I Talk To You Every Now And Then I Never Felt So Alone Again

I don’t know how people get into successful relationships nowadays. The only way I can meet someone in pandemic times is if they are a parent to the kids of your kids friends. And all of them are married and in happy relationships. So here I am, 7 years after I left my marriage and still alone. Very alone. I’m the third wheel at office Christmas parties. I’m the only one without a significant other at church BBQ’s. The kids sporting events are awkward to join into conversations at since everyone’s talking about family events where mom and dad did etc. So there’s just so much tension around all those things. And yeah I try and play it cool but there’s only so cool one person can be in a two person situation.

So, with this whole Covid setting keeping us all apart and socially distanced, how are people supposed to form new relationships and friendships? Don’t get me wrong I LOVE a good quiet night home alone, but there’s only so many nights in a row I can take before I lose my shit and 7 years worth has me losing it. I don’t think I can handle much more with any amount of dignity and grace before this depression of mine spirals out of control. I’d really like a partner to at least pretend to want to enjoy this life with me. Even if just for a little bit.

-Blink 182/Carousel-

9 thoughts on “I Talk To You Every Now And Then I Never Felt So Alone Again

  1. Have you tried any of the on-line dating sites? There are ones for Christians, ones for specific age groups…. that is how my single friends are meeting people these days, though the pandemic obviously complicates things….


  2. No advice from me. Still trying to fathom single parent dating myself (often tempted to blog about my crazier experiences!!) But what about you, as in focus on you. You’re such a great writer. Is there a local writers or readers or podcasts group you could join …?


    1. I’ve been focusing on myself for the last 7 years. That’s what led me to write this blog. That’s what led me to some of my weirder thoughts and experiences. That’s probably why I’m alone since no one else lives as deep in the weirdness as I do.


  3. I’m probably not explaining myself too well, but I wonder if your extraordinary mind is what makes you such an engaging writer. So by meeting up with other local writers/creative people it could be a way to meet like minded people…who tickle your fancy more than the dating site brigade?


    1. I’ll just go out and say it…. moved to a city where there are hardly any men I’m attracted to. I like a certain variety of guys and, well they do not live here in the Okanagan. So it doesn’t matter what club or group I join, I doubt there would be anyone I’m sexually interested in. Thanks though


  4. As much as I practice suiting up and showing up there is still a melancholy that follows me like dirt off of Peanut’s Pigpen.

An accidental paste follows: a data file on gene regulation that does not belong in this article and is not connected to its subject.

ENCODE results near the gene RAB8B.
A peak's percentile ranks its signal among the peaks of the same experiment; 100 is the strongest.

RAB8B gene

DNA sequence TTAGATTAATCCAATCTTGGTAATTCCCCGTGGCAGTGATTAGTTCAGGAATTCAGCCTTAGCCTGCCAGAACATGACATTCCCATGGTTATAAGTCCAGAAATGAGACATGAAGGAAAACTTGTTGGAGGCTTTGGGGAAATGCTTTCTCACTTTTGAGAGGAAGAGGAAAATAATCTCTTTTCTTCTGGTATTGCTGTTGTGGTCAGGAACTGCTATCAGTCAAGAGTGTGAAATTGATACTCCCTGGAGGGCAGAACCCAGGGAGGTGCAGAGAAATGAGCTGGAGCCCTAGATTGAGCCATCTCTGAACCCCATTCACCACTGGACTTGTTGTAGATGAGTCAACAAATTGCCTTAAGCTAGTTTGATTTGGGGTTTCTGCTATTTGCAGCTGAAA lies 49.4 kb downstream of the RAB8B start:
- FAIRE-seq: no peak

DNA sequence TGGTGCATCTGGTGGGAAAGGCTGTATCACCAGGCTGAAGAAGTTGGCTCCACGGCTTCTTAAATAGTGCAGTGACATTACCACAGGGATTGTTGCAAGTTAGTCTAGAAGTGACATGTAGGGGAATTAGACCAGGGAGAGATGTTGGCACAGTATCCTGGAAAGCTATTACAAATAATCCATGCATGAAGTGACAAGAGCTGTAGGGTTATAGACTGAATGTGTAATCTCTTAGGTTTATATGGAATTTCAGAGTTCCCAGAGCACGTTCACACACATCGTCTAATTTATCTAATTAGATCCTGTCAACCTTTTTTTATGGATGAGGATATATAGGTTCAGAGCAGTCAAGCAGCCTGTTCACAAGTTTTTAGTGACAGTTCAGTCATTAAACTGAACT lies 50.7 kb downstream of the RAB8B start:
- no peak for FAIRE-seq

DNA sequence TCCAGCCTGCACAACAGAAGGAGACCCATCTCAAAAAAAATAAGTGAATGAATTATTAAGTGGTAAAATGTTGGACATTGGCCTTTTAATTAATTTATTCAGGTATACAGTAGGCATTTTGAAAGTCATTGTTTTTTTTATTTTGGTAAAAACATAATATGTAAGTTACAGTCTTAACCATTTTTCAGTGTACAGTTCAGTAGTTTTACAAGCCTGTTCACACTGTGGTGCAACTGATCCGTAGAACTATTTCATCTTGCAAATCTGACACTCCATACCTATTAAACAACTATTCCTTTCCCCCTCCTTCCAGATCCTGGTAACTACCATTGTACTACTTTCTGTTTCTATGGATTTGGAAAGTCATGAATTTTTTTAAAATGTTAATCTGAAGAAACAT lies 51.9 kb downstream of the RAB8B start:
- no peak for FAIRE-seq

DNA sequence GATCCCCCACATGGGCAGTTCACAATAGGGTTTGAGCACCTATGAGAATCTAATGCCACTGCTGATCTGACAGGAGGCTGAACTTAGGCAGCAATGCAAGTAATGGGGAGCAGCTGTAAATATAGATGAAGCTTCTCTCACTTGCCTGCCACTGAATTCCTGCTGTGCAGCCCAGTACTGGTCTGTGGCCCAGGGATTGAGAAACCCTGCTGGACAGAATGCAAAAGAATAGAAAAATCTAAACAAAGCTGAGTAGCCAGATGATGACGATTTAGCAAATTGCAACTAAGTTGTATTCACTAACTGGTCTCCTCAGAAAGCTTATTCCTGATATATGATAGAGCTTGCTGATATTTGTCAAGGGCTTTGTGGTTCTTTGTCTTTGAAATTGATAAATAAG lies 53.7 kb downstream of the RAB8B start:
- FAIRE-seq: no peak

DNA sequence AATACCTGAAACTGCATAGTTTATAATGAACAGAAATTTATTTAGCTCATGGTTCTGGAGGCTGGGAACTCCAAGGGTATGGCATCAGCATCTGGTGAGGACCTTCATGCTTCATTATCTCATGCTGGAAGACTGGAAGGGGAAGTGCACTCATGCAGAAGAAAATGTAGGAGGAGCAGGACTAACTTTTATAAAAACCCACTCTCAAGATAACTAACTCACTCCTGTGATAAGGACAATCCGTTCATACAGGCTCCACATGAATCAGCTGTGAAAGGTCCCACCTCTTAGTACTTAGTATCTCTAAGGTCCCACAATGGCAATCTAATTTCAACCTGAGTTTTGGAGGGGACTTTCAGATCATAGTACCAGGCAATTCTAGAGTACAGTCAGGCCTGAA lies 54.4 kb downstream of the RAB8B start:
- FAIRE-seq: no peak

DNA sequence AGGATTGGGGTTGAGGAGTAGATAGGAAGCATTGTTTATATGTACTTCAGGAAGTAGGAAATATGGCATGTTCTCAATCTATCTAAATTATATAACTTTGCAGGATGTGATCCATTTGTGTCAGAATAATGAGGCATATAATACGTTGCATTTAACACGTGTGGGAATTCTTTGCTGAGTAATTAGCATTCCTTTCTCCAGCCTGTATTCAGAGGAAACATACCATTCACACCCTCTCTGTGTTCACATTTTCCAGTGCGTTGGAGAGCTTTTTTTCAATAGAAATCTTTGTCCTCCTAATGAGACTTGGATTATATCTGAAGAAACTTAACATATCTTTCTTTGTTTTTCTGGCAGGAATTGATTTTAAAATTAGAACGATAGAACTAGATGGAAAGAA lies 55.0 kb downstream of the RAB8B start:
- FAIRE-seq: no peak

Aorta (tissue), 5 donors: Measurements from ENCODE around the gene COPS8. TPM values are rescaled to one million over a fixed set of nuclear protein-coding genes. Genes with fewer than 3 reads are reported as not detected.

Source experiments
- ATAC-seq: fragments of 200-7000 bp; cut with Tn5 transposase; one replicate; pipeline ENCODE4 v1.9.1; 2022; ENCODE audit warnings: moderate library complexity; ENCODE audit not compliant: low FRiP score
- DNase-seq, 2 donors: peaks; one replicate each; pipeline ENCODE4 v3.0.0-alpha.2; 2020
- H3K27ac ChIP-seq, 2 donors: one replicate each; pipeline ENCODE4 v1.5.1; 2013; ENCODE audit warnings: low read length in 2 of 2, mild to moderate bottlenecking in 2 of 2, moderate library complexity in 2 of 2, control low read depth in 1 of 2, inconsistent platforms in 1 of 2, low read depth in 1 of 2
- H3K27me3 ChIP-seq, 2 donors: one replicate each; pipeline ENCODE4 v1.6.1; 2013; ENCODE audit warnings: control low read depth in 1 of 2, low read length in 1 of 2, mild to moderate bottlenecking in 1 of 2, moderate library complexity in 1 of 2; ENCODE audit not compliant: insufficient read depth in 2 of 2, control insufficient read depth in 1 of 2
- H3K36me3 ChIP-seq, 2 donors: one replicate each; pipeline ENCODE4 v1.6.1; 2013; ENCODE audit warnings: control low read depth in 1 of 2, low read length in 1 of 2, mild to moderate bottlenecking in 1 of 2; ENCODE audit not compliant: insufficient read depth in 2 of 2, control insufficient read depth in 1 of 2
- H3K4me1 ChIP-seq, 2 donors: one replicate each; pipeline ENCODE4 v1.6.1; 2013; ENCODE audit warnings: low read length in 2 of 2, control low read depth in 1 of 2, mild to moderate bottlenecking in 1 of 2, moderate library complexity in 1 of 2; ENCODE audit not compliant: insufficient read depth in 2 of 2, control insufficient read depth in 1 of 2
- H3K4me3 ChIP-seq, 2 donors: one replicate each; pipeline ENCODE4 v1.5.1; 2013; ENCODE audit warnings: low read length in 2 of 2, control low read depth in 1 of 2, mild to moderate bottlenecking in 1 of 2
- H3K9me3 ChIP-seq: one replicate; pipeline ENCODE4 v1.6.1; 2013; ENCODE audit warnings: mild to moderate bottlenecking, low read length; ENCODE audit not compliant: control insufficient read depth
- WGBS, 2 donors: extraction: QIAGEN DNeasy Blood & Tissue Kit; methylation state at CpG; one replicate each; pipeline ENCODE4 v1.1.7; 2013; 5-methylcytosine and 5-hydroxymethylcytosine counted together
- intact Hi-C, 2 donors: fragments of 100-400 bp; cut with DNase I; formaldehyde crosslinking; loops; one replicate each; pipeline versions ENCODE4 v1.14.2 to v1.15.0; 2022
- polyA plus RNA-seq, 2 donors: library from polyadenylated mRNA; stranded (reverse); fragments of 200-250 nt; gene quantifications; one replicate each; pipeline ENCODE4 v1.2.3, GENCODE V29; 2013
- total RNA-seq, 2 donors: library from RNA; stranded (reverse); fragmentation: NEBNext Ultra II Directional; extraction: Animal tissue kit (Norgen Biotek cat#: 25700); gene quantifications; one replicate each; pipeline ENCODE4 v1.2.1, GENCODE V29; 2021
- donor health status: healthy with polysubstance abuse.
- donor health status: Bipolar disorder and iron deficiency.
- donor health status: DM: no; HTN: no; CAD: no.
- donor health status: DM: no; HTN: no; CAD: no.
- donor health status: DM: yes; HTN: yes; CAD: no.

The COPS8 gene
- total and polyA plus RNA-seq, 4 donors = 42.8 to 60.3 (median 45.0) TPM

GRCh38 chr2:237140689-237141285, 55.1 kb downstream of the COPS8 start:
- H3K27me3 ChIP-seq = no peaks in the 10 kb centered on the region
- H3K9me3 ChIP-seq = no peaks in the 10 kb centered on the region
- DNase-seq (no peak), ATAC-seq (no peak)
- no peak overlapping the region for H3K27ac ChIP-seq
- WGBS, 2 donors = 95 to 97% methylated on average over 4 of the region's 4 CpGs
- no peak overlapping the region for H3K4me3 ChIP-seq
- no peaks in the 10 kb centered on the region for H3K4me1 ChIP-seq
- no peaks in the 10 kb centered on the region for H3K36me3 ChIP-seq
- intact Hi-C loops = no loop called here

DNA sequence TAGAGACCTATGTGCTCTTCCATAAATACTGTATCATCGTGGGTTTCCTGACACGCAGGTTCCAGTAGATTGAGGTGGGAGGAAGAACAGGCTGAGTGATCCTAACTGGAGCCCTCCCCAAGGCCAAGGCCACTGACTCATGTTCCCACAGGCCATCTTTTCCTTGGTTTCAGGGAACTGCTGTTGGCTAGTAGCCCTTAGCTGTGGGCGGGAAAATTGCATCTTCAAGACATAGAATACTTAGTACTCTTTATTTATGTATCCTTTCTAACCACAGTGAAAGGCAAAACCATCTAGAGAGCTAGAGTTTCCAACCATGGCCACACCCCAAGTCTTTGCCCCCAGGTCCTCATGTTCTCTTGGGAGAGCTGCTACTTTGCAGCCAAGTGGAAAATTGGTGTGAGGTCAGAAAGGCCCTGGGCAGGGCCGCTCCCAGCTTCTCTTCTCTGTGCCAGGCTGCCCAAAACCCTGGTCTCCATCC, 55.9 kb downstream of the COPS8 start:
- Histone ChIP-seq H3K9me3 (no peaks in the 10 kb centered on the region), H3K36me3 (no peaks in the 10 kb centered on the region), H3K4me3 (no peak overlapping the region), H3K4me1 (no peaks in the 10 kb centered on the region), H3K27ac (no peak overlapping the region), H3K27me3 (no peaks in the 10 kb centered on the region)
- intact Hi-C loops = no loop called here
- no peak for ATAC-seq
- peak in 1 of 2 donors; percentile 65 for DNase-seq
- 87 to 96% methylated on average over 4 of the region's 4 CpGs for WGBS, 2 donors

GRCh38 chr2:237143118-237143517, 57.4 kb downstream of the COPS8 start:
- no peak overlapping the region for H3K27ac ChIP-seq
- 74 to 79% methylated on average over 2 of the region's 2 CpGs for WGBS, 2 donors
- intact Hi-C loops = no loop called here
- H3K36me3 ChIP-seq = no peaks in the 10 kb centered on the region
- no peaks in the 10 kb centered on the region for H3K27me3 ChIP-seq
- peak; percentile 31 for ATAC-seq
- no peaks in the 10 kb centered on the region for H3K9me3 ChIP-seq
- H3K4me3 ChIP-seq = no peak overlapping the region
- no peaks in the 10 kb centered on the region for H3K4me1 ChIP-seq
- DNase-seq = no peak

When I read what you wrote in this post I hear feelings of loneliness and sadness.

    For me, I never in a million guesses believed my life would entail being 53, twice divorced, estranged from my daughter, brother, and living in such a rural area of Anywhere. I can paint all the smiles onto the good things (and there are good things in my life) but I feel the weight of an omnipresent loneliness. I might speak of it but the people that love me and see me know it exists.

    Running helps immensely. Dancing, even if it’s alone in the middle of the kitchen, helps immensely. Therapy helps immensely.

    However, those actions help, they don’t fix.

    What doesn’t help is adopting a toxic positivity that forces me to censure what I am feeling or how I am feeling. Dr. Susan David talks about the idea concept of emotional agility and feeling all the feelings I feel without self-judgement, self-contempt, or self-pity. Life is hard. It isn’t personal. When I remember this I allow myself to feel depression if I feel depression, sadness if I feel sadness, and loneliness if I feel loneliness.

    This reminds me of two authors:

    As Carl Jung wrote, “What we resist persists, and even grows.”

    And Walt Whitman’s lines about loneliness. He writes:

    “When I peruse the conquer’d fame of heroes and the victories of
    mighty generals, I do not envy the generals,
    Nor the President in his Presidency, nor the rich in his great house,
    But when I hear of the brotherhood of lovers, how it was with them,
    How together through life, through dangers, odium, unchanging, long
    and long,
    Through youth and through middle and old age, how unfaltering, how
    affectionate and faithful they were,
    Then I am pensive?I hastily walk away fill’d with the bitterest envy.”

    I wired for connection, empathy, love, and passion but I cannot find the spark.

    Thank you for sharing this moment in your life. I felt it.

    Liked by 1 person

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